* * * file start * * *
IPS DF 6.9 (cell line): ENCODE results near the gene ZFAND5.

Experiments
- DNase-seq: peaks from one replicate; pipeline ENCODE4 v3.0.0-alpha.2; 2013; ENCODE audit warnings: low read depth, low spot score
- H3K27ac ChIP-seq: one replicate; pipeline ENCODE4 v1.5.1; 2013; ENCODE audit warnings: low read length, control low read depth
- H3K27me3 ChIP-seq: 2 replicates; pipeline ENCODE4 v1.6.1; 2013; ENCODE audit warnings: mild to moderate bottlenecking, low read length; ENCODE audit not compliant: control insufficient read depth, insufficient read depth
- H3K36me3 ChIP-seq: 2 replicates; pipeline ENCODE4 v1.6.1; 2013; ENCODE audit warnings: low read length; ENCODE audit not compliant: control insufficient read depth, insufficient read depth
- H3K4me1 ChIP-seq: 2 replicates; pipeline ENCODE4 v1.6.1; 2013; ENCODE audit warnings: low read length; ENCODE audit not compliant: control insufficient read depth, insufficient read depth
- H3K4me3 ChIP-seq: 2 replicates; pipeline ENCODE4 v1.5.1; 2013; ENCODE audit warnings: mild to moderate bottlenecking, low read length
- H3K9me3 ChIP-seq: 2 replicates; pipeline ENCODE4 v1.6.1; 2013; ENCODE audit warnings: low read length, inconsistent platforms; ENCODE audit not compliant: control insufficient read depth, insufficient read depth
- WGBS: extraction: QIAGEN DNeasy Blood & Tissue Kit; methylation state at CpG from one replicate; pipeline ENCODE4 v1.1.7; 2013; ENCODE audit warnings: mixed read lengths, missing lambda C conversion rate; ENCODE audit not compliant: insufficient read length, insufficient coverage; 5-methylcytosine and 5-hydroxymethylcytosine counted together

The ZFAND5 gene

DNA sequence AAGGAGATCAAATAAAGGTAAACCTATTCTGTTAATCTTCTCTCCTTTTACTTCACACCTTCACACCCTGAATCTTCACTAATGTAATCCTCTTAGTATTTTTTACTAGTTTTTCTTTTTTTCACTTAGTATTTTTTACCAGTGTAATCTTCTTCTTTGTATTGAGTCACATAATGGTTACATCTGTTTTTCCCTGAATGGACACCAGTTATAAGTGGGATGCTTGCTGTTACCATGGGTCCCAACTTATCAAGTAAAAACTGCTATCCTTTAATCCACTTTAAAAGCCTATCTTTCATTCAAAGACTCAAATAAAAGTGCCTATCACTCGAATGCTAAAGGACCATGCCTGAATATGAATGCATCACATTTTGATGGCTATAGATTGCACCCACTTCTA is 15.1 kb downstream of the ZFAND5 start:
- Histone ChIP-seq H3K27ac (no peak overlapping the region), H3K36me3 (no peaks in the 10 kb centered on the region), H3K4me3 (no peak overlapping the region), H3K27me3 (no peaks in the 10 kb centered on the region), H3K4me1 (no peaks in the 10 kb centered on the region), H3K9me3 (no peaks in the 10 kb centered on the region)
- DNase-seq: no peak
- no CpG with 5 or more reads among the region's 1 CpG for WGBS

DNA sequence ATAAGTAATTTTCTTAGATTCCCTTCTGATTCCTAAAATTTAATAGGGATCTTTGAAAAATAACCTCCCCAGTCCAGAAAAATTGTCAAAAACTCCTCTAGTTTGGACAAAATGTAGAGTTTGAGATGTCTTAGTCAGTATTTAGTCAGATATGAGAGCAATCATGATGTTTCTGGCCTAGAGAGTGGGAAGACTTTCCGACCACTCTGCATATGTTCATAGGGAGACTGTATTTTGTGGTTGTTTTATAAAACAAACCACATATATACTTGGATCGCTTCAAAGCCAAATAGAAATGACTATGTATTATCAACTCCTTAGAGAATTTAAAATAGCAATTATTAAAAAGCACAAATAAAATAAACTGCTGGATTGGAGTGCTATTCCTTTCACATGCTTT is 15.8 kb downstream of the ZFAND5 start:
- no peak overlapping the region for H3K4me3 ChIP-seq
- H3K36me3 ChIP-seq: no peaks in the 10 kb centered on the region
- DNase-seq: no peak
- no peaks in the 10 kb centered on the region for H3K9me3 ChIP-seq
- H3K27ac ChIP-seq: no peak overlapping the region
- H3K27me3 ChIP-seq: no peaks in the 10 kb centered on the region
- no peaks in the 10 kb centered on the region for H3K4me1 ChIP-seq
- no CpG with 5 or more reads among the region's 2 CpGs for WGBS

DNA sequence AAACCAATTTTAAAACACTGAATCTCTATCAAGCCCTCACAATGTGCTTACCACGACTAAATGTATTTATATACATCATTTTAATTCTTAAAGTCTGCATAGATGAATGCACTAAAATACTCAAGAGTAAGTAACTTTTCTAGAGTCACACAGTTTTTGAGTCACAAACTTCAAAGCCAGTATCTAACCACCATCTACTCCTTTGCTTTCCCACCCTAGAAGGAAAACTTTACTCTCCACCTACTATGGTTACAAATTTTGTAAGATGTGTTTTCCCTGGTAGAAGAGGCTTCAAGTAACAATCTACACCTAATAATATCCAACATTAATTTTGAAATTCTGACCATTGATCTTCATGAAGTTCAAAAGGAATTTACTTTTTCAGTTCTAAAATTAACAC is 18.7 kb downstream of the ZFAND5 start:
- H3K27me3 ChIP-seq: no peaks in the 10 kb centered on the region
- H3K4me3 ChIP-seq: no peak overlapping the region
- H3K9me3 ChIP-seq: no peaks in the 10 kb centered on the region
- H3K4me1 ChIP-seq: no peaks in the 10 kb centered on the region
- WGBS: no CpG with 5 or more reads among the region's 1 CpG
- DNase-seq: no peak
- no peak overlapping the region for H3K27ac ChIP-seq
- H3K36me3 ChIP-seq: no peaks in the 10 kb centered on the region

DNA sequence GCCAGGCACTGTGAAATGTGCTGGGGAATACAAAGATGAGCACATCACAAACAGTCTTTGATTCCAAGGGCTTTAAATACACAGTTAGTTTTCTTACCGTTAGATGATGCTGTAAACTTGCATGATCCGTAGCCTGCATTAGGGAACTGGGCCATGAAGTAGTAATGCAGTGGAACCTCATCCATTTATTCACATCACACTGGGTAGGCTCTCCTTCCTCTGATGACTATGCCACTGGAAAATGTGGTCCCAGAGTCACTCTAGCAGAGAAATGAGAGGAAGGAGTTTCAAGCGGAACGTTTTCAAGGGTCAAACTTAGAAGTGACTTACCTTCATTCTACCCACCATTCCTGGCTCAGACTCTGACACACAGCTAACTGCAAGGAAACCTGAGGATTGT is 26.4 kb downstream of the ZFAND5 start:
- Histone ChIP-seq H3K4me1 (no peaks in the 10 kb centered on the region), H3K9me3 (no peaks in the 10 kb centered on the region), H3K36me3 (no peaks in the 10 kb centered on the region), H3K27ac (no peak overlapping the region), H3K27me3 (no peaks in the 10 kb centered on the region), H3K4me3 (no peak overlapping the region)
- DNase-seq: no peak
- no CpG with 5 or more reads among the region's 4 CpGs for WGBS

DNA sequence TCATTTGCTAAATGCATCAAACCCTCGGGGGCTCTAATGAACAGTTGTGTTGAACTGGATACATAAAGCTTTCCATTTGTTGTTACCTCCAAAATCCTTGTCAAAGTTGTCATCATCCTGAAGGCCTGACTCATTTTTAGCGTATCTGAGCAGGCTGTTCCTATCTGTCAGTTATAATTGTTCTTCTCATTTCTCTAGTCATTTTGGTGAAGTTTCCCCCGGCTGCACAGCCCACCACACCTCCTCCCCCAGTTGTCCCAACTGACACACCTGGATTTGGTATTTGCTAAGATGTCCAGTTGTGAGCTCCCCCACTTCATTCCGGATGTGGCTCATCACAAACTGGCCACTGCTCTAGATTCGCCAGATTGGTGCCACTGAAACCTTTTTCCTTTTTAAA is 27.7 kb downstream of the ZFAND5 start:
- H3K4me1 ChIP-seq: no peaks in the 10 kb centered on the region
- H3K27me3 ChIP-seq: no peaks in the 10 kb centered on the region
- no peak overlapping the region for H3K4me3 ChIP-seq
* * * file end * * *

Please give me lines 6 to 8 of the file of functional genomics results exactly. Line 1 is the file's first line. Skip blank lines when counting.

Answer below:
- H3K36me3 ChIP-seq: 2 replicates; pipeline ENCODE4 v1.6.1; 2013; ENCODE audit warnings: low read length; ENCODE audit not compliant: control insufficient read depth, insufficient read depth
- H3K4me1 ChIP-seq: 2 replicates; pipeline ENCODE4 v1.6.1; 2013; ENCODE audit warnings: low read length; ENCODE audit not compliant: control insufficient read depth, insufficient read depth
- H3K4me3 ChIP-seq: 2 replicates; pipeline ENCODE4 v1.5.1; 2013; ENCODE audit warnings: mild to moderate bottlenecking, low read length